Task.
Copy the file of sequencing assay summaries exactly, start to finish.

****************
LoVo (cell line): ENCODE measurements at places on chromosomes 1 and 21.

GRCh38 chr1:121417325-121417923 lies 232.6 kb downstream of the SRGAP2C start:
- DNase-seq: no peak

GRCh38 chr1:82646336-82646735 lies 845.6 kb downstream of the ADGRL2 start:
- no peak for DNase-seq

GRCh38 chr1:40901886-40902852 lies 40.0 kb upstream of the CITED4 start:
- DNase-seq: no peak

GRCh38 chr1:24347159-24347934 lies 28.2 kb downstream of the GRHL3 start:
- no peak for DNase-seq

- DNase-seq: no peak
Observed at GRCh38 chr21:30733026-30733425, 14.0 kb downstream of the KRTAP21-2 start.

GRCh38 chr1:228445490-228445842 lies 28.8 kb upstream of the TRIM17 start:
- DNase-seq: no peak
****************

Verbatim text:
LoVo (cell line): ENCODE measurements at places on chromosomes 1 and 21.

GRCh38 chr1:121417325-121417923 lies 232.6 kb downstream of the SRGAP2C start:
- DNase-seq: no peak

GRCh38 chr1:82646336-82646735 lies 845.6 kb downstream of the ADGRL2 start:
- no peak for DNase-seq

GRCh38 chr1:40901886-40902852 lies 40.0 kb upstream of the CITED4 start:
- DNase-seq: no peak

GRCh38 chr1:24347159-24347934 lies 28.2 kb downstream of the GRHL3 start:
- no peak for DNase-seq

- DNase-seq: no peak
Observed at GRCh38 chr21:30733026-30733425, 14.0 kb downstream of the KRTAP21-2 start.

GRCh38 chr1:228445490-228445842 lies 28.8 kb upstream of the TRIM17 start:
- DNase-seq: no peak